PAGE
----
UFC San Antonio’s Steven Peterson: My Show is Violence

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Steven Peterson discusses his pending fight with Bruce Leeroy, and ghost stories about the UFC San Antonio host hotel, following weigh-ins on Friday.

San Antonio, TX — The featured preliminary fight of UFC San Antonio promises to be a heated one. Featherweight Steven Peterson returns to action to take on none other than Alex Caceres, a.k.a. Bruce Leeroy. Both fighters have been trading wins and losses of late, and both will look to get back in the winner’s circle Saturday night.

It’s clear the UFC sees the potential for fireworks in the fight, which is why the pair are the last bout prior to the curtain going up on the main card. That was evident even at the staredown following the weigh-in Friday, where the two faced off in what could only be described as an intense moment.

We caught up with “Ocho” Peterson afterward, who told us that he’s “feeling awesome,” despite looking a little rough on the scales. While weight cutting is never fun, Peterson (17–8) said that he had a good cut thanks to the UFC PI. “I’ve got the UFC Performance Institute taking care of all my re-hydration needs with Trifecta so I’m really happy about that. They’ve stepped up in a big way this week and are taking great care of me.” Evidence of that, Peterson was sipping on a Ceralyte hydration beverage, straight from a massive milk jug.

“They put together a couple different drinks for me, different concoctions. I know it’s all good, all clean and it’s got me feeling right,” he said of the drink.

Peterson was clearly a little more relaxed than at the weigh-in, where he was laser-focused, but stayed silent. “I thought about saying something but I’m all business,” he said. “He likes to smile at the staredowns and I’m like, ‘that ain’t my thing.’ This is business. I’m coming here to hurt you. That’s what I plan on doing.” Bruce Leeroy’s antics certainly aren’t for him. “He wants to run around, play, put on a show. My show is violence.”

It’s nothing personal, mind you. Just the mindset Peterson carries with him into what is a violent sport. “You lock me in a cage with another man who’s trying to hurt me and I’m going to be violent,” said Peterson. “He’s trying to hurt me in a different way. He’s trying to be all flashy and clown me and I ain’t about that. I’m going to go in there and take him out.”

Peterson feels Cacares’ attempts to clown him won’t be just outside the cage, but with his flashy move set as well. However, said Peterson, “I haven’t seen him really rock anybody with his moves. He had some submissions early in his career but I don’t see him having an answer.” Meanwhile, Peterson himself has only been knocked out once (back in Legacy), “and I wasn’t even out. I was still there, I remember every moment, I remember the ref jumping in. I wasn’t happy about the ref jumping in. I wanted to keep fighting. In my mind, I’ve never been finished and Alex Caceres is not going to be the one to do that.”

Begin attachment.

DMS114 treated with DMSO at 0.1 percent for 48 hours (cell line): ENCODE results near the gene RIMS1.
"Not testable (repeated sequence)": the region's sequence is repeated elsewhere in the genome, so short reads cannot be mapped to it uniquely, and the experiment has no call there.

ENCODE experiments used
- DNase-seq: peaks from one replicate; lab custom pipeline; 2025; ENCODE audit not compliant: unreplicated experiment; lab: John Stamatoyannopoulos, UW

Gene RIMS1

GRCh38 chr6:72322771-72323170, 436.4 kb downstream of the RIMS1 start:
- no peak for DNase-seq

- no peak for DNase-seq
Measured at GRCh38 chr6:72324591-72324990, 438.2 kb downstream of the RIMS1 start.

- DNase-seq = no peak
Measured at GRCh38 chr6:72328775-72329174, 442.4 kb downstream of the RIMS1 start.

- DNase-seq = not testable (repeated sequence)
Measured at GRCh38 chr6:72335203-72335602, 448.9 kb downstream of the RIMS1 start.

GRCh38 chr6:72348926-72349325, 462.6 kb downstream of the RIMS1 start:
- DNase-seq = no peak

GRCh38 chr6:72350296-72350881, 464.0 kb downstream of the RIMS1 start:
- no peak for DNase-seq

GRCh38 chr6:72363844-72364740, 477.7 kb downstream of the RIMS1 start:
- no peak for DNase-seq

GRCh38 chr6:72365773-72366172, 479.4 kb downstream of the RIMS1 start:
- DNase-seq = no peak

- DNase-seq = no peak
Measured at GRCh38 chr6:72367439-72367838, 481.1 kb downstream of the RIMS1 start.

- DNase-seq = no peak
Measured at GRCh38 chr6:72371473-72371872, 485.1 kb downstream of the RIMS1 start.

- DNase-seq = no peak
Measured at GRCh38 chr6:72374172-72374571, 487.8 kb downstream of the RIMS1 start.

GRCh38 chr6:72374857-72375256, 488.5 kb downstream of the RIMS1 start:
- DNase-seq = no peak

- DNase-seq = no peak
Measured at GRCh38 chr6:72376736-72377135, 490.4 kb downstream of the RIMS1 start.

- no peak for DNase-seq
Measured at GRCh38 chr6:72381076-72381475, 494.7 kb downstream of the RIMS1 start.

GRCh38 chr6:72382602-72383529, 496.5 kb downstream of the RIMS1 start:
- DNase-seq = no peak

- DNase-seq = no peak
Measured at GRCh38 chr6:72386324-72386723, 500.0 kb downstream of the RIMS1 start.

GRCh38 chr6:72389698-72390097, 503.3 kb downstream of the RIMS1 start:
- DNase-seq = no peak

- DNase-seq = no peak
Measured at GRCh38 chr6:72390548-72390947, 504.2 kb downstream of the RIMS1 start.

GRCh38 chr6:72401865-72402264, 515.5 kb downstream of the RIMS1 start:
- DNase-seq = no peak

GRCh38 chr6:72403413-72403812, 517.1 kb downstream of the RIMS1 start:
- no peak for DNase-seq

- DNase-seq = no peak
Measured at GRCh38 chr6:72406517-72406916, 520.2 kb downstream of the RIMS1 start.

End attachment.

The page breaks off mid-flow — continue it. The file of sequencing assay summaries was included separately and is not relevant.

UFC San Antonio comes in Peterson’s home state, and “Ocho” noted that “Texas has some of the best competition in the world, and it’s a shame we’ve had to fight each other coming up through the ranks. We’re fighting some of the best guys in the world just here in Texas when we’re fighting in the local scene, fighting for Legacy, working our way through the ranks.” While it’s been a long time coming, “the UFC is just now starting to tap into all the potential Texas has.”

“I love fighting in San Antonio,” said Peterson, who fought his second pro fight in the city, for Bellator MMA. A lifetime ago, Bellator 27 in 2010. “It was right across the street, I stayed in the same hotel. So everything’s like deja vu, I feel really comfortable here, and I should have a good crowd following me in Texas.”

That hotel, mind you, has rumors of being haunted. Peterson told us of his own experience at the Sheraton in San Antonio. “I have heard that [the hotel is haunted], and I’ve heard the stories from the UFC, certain people have their stories. Apparently there’s a little girl that likes to play in the bathroom, and mess with the sinks.” Peterson’s experience didn’t involve that little girl, but “my alarm clock started making static noises in the middle of the night. I was like ‘if that does that again, I’m going to do something about it.’ It happened like three times, ripped it out of the wall, I was like ‘no more, no more, it’s done!'”

Luckily, it didn’t make any more noises once unplugged. Do guillotine chokes work on ghosts? Tune in Saturday for UFC San Antonio (UFC on ESPN 4), going down live from the AT&T Center in San Antonio, TX, to see if they work on Bruce Leeroy.

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